Secularism, contrary to popular misconception in India, is not the opposite of communalism. The government must refrain from meddling in the management of shrines in its garb
The Emergency of 1975-77 was perhaps the darkest period in the post-Independence history of India. The government’s clampdown on civil liberties and widespread abuse of human rights posed a serious challenge to the democratic values enshrined in the fabric of our Constitution.
Using its unfettered powers and a brute majority in Parliament, the Central Government headed by Smt. Indira Gandhi passed the 42nd Amendment, which changed the perambulatory description of India from “sovereign democratic republic” to “sovereign, socialist, secular democratic republic”. The eminent jurist and constitutional expert, H.M. Seervai, severely criticised this ambiguous amendment inserted arbitrarily. However, the amendment survived the judicial challenge and the term “secular” has since become an integral part of the Preamble.
A Hindu temple is a space designed to bring devotees nearer to the Divine. Consecrated as the dwelling of the presiding God or deity, it is a place for prayer, worship, reverence and supplication to divinity. The structure of the temple is typically used for symbolic expression of the ideas and beliefs of Hinduism. The adoration of the deity gives Hindus solace and satisfaction.
Inscriptions and pillar edicts prove that Hindu temples also functioned as centres of community celebrations and training in fine arts, performing arts and architecture. Thus, temples not only provided spiritual succour to devotees but also functioned as hubs of social, beneficent, charitable, cultural, educational and economic activities? They even served as forums for dispute resolution and dispensation of justice. In ancient times religious and charitable institutions were under the special protection of the ruling authority. The King, as the sovereign head of his state, discharged the duty of protecting temples and intervened as an arbiter in disputes.
In modern India, the Constitution provides for regulation and restriction of “any economic, financial, political or other secular activity associated with religious practice.” This empowers the government to institute regulatory measures for protecting interests of devotees, safeguarding temple assets, and intervening in the event of mismanagement.
Evidence, however, shows a brazen abdication of these duties, not to mention the refusal to abdicate control over temple affairs. The reluctance forced the Supreme Court to observe in its landmark Chidambaram Temple
“Even if the management of a temple is taken over to remedy the evil, the management must be handed over to the person concerned immediately after the evil stands remedied. Continuation thereafter would tantamount to the usurpation of their proprietary rights or violation of the fundamental rights guaranteed by the Constitution… Supersession of rights of administration cannot be of a permanent enduring nature. Its life has to be reasonably fixed so as to be co-terminus with the removal of the consequences of maladministration… Power to regulate does not mean the power to supersede the administration for an indefinite period.”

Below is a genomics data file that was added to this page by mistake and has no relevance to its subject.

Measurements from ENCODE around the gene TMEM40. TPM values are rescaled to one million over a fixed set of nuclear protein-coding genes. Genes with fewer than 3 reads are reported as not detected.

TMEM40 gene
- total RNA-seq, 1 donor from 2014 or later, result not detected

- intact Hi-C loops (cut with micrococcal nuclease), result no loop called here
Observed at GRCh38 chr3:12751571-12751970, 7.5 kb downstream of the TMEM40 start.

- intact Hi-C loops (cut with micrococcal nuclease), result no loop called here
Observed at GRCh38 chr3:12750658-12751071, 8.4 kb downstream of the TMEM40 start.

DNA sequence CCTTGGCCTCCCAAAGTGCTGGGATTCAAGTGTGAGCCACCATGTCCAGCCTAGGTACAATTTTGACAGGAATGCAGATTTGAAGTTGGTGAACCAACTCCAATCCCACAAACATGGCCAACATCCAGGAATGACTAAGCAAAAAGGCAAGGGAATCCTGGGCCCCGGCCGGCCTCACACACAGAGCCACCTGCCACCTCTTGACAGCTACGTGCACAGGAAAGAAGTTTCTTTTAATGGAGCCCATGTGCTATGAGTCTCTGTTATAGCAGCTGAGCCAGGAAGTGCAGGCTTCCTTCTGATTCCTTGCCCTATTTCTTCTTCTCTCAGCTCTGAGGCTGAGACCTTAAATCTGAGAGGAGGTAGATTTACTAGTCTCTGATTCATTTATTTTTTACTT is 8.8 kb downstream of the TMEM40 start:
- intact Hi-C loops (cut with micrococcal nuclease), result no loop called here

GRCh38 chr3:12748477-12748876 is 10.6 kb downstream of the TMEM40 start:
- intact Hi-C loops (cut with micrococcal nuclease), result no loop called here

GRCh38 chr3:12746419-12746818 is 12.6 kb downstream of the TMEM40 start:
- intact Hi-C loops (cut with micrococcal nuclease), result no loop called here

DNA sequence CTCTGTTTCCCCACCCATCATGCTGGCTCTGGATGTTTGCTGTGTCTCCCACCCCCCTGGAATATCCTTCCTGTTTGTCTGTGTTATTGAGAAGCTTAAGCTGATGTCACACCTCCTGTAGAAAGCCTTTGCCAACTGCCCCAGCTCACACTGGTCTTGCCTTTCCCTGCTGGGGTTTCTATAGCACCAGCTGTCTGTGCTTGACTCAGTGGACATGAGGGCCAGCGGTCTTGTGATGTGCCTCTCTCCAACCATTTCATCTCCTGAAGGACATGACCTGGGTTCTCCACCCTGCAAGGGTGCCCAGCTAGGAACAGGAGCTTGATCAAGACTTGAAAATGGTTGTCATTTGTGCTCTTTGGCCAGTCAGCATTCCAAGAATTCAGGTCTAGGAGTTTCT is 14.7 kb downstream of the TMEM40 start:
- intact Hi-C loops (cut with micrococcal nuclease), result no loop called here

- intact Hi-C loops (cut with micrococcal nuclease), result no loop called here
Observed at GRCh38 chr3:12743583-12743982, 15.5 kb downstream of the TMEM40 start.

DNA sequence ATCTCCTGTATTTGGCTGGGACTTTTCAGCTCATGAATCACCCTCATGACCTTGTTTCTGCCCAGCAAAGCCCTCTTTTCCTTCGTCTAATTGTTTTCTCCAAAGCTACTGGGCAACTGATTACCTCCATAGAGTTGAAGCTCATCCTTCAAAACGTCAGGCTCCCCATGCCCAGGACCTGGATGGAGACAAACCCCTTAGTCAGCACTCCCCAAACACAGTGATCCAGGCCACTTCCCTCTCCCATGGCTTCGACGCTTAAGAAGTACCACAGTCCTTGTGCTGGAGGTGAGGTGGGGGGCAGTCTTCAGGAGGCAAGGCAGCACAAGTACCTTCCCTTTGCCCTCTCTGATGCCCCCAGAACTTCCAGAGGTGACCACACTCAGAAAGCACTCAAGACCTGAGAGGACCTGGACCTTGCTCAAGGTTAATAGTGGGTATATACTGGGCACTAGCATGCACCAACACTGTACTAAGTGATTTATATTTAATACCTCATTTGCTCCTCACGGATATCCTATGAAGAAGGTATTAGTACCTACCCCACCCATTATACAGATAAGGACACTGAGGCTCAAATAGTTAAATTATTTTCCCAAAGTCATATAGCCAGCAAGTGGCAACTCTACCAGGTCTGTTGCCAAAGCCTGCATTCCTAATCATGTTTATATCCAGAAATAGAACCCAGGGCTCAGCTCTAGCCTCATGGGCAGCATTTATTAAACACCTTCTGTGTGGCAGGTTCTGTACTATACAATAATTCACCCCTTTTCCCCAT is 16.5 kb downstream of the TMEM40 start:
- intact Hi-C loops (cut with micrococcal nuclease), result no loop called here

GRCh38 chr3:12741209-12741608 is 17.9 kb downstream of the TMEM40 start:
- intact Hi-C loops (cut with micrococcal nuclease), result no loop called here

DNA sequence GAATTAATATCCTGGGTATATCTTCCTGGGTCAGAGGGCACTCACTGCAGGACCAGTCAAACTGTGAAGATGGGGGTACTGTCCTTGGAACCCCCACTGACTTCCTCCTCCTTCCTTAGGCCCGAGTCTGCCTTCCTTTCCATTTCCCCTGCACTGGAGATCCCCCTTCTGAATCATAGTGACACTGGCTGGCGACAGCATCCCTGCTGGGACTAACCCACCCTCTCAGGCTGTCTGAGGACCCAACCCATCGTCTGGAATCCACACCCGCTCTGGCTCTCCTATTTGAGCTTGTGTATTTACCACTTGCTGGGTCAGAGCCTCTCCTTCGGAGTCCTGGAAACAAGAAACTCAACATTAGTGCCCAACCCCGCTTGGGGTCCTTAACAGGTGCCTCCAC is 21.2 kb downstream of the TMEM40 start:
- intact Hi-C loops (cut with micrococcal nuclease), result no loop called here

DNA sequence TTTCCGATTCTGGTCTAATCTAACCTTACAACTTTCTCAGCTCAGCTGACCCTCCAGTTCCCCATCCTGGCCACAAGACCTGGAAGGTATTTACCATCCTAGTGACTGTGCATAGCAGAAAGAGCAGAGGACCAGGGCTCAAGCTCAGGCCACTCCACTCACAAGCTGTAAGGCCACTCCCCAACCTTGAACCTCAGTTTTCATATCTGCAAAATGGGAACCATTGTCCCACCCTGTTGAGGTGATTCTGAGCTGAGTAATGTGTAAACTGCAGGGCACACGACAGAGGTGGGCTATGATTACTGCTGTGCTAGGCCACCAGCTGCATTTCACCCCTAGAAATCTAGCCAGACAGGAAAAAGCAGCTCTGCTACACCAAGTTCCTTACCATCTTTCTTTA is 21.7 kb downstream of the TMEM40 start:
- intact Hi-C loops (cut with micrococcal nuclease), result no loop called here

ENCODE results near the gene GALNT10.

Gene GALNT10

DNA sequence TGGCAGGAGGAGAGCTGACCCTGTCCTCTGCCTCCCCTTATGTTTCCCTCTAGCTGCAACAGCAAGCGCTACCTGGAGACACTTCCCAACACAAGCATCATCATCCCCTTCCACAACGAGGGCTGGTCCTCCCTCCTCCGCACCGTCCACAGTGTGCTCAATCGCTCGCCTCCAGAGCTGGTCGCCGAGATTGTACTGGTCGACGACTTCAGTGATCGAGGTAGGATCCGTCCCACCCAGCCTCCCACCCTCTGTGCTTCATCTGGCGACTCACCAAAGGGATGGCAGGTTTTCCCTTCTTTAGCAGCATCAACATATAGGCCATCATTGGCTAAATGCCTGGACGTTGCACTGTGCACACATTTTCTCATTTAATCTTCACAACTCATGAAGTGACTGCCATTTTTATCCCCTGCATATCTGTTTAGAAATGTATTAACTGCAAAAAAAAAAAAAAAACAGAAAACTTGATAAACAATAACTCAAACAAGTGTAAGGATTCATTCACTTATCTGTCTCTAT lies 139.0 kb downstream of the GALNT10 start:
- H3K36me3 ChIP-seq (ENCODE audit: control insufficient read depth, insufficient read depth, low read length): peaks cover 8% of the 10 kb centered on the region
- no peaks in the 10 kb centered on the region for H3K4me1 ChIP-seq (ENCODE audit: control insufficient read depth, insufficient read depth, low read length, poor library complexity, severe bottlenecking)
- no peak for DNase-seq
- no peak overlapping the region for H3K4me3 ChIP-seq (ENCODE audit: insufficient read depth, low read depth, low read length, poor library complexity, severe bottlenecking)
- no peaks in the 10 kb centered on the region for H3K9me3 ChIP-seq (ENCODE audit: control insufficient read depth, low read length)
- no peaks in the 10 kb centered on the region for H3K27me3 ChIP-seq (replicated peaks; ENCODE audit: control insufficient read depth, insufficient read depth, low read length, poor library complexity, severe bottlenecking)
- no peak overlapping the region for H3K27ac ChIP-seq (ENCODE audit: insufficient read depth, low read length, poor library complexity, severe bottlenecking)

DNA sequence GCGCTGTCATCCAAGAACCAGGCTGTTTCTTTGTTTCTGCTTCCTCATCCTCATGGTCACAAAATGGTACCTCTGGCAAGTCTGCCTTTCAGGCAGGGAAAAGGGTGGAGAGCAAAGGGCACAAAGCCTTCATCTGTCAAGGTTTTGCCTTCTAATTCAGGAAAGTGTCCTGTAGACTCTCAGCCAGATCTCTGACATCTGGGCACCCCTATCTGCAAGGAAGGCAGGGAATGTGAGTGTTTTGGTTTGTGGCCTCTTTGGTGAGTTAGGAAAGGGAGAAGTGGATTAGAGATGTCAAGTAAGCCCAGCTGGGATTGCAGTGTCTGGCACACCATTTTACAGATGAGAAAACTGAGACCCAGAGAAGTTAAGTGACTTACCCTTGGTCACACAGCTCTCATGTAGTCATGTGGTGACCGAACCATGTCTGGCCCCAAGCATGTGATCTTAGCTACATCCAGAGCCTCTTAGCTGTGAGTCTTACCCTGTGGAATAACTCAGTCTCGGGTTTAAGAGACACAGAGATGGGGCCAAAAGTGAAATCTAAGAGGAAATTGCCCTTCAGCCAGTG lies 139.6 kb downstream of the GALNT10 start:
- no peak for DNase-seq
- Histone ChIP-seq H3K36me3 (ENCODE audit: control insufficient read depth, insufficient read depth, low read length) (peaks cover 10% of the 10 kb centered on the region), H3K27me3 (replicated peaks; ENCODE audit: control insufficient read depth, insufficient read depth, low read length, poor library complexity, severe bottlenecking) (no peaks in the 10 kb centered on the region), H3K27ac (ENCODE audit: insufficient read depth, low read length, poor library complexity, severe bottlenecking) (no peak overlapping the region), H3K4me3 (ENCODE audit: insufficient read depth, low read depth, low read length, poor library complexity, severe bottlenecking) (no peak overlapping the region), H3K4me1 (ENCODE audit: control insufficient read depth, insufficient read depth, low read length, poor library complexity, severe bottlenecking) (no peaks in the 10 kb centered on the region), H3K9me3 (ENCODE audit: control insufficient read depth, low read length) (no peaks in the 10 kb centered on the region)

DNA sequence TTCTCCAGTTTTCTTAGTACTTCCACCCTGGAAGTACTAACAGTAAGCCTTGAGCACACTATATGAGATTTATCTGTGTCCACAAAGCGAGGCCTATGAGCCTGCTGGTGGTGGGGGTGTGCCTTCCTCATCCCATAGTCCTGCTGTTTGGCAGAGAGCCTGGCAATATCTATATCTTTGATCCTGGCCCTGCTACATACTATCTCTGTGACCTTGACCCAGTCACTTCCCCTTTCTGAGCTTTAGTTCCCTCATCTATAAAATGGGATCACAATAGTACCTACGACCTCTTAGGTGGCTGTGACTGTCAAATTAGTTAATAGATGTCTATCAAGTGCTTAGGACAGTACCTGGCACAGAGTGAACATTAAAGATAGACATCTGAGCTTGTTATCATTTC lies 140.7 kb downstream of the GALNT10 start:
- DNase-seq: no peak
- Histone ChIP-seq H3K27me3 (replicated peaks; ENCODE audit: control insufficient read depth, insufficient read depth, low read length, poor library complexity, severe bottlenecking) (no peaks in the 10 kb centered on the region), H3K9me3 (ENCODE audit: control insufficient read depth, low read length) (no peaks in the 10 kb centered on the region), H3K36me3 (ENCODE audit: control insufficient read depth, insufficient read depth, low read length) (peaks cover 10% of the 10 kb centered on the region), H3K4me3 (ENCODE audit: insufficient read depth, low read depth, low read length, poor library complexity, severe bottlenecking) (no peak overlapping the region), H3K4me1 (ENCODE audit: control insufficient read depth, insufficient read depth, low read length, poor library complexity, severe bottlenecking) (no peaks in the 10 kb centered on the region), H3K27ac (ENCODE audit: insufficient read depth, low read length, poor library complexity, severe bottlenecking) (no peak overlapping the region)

The questions that beg to be asked then are: What happens if government relinquishes control over its temples? Who does the power to govern temples devolve onto? What safeguard and regulatory mechanisms are necessary for ensuring good governance?
A consensus no doubt exists over the need for government to end its involvement in the day-to-day affairs of temples. This is possible only if legislation enables the state to prevent mischief by functionaries,
misappropriation of funds and mismanagement of affairs of temples. The law must also provide for timely intervention and time-bound exit of government from temples after irregularities or illegalities have been remedied.
Need of the Hour
Diversity within Hinduism— a large pantheon of Gods, besides the multitude of sects and multiplicity of customs, beliefs, rituals, practices and worship forms— poses serious challenges to the enactment of any umbrella legislation. Imposing any diktat-driven, monolithic command-and-control forms of temple administration is impractical.
Hindu temples must reflect the ethos of Bharat and become cornerstones of a vibrant, progressive and
resurgent nation, which is proud of its heritage, traditions and cultural roots. Temples can help people aspire to higher quality-of-life and inspire the pursuit of ‘dhārmic’ living. With appropriate societal interfaces, temples can be transformed into hubs of socio-cultural activity.
Revitalising the temple ecosystem though calls for a decentralised system that entails rigorous regulatory oversight, while conferring autonomy in all operational matters, religious or otherwise. A robust system can ensure (a) full withdrawal of state control over temples; (b) smooth transition of power to local communities; and, (c) effective and transparent administration of our holy shrines.
While rigid policy and compliance parameters may be imposed, temple administration mechanisms must be flexible. A phased transition approach can be framed for the transfer of management to local communities and mathas based on sampradayas.
If a “from-the-frying-pan-into-the-fire” scenario is to be avoided, a central comprehensive enactment of the
regulation of Hindu temples is the sine qua non. Indeed, we, the people of secular India, have a constitutional duty to ensure that the government is kept out of Hindu religious affairs!
(The writer is a member of the Bar Council of India)